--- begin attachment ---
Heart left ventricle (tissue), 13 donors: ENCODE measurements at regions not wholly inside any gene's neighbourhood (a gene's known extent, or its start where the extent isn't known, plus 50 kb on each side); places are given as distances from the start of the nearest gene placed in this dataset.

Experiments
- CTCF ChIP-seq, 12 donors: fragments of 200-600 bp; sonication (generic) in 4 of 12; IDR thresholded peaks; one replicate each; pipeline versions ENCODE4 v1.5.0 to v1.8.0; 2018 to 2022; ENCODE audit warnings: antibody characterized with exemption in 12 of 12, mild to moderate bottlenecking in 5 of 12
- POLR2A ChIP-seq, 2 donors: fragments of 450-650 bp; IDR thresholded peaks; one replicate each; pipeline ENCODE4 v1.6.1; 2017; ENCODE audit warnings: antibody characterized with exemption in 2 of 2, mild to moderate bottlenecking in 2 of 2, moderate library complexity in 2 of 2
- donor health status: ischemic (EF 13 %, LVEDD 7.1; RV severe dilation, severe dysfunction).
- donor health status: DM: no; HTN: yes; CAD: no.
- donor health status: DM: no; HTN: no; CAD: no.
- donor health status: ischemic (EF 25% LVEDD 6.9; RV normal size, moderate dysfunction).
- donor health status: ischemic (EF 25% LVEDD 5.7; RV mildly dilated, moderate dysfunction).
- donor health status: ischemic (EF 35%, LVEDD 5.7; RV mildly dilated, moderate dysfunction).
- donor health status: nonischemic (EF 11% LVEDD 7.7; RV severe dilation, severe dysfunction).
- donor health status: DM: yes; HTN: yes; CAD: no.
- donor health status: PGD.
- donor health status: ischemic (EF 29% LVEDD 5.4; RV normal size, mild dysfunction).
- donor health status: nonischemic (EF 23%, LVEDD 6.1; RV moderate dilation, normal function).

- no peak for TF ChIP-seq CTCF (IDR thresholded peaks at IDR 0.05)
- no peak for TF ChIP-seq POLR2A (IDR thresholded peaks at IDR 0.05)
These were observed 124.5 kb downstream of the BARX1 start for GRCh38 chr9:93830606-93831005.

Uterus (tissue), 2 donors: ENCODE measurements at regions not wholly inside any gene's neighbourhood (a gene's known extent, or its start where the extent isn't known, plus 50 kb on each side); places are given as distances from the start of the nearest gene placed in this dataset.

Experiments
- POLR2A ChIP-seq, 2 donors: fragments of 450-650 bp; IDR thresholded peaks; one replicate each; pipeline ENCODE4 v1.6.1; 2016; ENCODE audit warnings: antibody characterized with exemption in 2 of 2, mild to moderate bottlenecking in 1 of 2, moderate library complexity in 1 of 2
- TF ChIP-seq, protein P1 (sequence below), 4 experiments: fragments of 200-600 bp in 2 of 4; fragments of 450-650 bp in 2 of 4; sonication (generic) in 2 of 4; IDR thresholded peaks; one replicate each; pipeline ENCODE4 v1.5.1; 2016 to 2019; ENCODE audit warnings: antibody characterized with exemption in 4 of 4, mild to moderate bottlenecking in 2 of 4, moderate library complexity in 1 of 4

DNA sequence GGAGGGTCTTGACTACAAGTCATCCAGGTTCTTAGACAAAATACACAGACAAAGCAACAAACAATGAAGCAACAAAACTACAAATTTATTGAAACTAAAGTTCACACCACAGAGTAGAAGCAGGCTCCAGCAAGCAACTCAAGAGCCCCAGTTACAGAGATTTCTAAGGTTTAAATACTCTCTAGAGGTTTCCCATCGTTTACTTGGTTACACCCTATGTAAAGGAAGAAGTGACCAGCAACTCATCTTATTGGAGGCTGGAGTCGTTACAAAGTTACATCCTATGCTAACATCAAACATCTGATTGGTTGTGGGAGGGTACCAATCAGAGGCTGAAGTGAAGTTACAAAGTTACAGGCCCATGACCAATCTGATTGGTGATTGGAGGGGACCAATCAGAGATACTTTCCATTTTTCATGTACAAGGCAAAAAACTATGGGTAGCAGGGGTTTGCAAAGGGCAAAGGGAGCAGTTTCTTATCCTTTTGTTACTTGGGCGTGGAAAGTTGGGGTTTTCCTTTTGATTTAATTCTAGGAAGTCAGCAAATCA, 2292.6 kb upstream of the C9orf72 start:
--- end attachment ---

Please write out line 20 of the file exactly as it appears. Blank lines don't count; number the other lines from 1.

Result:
Experiments